By David Monyae and Quincy Masana Kholonyane
The landslide victory of president-elect Bongbong Ferdinand Marcos jr in the Philippines is certainly set to reconfigure the country’s relations with China and the US. The two country have respectively congratulated and welcomed Marcos’ election victory of May 9, 2022.
However, the return to power of the Marcos’ family comes at a time when tensions between Washington and Beijing are heating up. The US has been extremely focused on the East-Asian Pacific region especially peace and stability.
The US has recently tailored its strategy of strengthening security alliances; namely, Australia, the UK and the Quadrilateral Security Dialogue involving Australia, India, Japan and the US. These defensive alliances are complemented by the IndoPacific Economic Framework for the participatings countries: Australia, Brunei, India, Indonesia, Japan, the Republic of Korea, Malaysia, New Zealand, the Philippines, Singapore, Thailand, and Vietnam.
These initiatives are cementing President Joe Biden’s agenda of building alliances to counter China’s growing influence in Asia. The Philippines is an important regional player for the US.
To this end, many of the US and Filipino forces have recently put to an end one of their largest combat exercises in years which signalled the US firepower in the Philippine’s northern region near its surrounding sea border with Taiwan but Philippine’s foreign policy towards the US remains in disguise for several reasons.
The Philippines has a long history with the US, dating back to when the country was a US colony before its independence in 1946. Although the US closed its military bases in the Philippines in 1992, the country’s location makes it attractive to the US and should there be an attack on the country under the 1951 collective the US-Philippines Mutual Defence Treaty, the country is guaranteed military backing.
Marcos jr has maintained that he would keep the US as a national ally. However, this relationship is thwarted by historical complications that date back to the US-backed toppling from the power of his father, former president Ferdinand Marcos sr in 1986. In 2011, the US district court in Hawaii ruled that then president-elect Marcos sr, Ferdinand and his mother were in direct contempt of the court after failing to detail information on assets that connects them with the 1995 human rights class-action lawsuit against his father.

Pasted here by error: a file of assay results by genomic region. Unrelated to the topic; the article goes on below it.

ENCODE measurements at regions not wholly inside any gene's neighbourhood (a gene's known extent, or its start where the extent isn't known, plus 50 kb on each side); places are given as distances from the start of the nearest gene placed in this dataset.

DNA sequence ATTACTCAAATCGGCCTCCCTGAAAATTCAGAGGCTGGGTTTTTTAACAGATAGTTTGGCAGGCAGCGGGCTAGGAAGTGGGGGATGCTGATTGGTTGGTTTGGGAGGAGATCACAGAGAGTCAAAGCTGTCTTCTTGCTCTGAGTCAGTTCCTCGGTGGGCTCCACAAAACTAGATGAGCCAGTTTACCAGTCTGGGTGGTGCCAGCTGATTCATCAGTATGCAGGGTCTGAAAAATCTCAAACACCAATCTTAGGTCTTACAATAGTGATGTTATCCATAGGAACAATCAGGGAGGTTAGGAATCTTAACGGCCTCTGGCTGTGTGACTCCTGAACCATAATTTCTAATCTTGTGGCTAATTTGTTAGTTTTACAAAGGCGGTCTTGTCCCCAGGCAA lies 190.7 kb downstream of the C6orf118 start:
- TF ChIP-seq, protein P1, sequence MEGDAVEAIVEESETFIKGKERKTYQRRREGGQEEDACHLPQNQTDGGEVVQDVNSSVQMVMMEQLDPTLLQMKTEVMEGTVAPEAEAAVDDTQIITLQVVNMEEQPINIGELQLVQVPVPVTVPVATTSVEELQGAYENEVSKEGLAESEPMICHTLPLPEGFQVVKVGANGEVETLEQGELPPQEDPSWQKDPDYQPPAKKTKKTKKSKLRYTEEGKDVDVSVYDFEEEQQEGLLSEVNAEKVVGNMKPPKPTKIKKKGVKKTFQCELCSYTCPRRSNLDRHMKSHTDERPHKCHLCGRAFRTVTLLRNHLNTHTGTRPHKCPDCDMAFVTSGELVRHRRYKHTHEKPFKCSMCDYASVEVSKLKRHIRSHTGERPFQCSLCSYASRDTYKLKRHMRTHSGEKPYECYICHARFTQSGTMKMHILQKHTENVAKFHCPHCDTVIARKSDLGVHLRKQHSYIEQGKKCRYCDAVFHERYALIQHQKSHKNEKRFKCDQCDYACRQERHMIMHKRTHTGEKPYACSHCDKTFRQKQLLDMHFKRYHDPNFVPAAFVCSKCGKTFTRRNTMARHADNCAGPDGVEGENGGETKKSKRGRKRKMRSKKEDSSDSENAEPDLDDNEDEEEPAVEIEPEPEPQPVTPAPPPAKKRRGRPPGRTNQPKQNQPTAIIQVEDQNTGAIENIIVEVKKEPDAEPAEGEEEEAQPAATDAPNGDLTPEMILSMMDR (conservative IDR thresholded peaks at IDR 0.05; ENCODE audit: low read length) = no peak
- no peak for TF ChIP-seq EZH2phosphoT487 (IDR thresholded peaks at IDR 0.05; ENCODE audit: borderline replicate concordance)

As a result, the court fined the Marcos family $252.6 million which now stands as a buffer that deters the president-elect from visiting the US on a diplomatic trip with the possibility that, should he wish to visit, he might get apprehended.
Therefore, how the US-Philippines relationship continues will depend much on how the Biden’s administration reacts and responds to a Marcos back into power in the Philippines.
For instance, the US still regards the Philippines as one of the regions with the geostrategic interests of its nation but it will have to balance these interests with promoting democratic values and ideals of human rights which could isolate the incoming Marcos administration.
However, Marcos jr offers an opportunity for a stable and predictable relationship with the US, although they have disagreements on issues of human rights. Towards the development and strengthening of this partnership, the US under their “Free and Open Indo-Pacific” strategy make the Philippines one of the few democracies in the region and supports its military modernisation operations.
Although the existing domestic politics does not allow for free trade agreements, there could be economic co-operation that includes digital space and infrastructure and collaboration on renewable energy sources which would increasingly help against the fight for climate change crisis and further join the joint exploration of oil in the South China Sea to maintain its energy sources.
Needless to say, although the Biden’s administration would have preferred to work with Marcos’s leading opponent, Leni Robredo, the US-Philippines relations nevertheless remains increasingly important to both country’s security and prosperity more especially in the age of China’s rise in this region. While on the other hand, the president-elect, publicly stated during his election campaign, that he is committed to working closely with Beijing in a full embracement of China’s peaceful neighbourliness policy.
The new Marcos administration is paying allegiance to China to appoint that although they won the 2016 case in the arbitral tribunal under the international law of the sea over the concerns of China’s installations of military installations on these waters.
The president-elect is now turning away from the court’s decision indicating that it was not effective because China never recognised the court’s ruling and therefore not legitimate. To this end, Marcos jr is proposing bilateral agreements between the Philippines and China as the new genesis that will cultivate their relationship going forward.
He is also aligning more with China against the US because he is inheriting an economy that is struggling and therefore, of the view that this bilateral would attract Chinese investments in the Philippines that would stimulate economically growth and his ambition for infrastructure development.
* Monyae is an associate professor in international relations and political science and director of the Centre for Africa-China Studies at the University of Johannesburg. Kholonyane is a researcher at the same institute.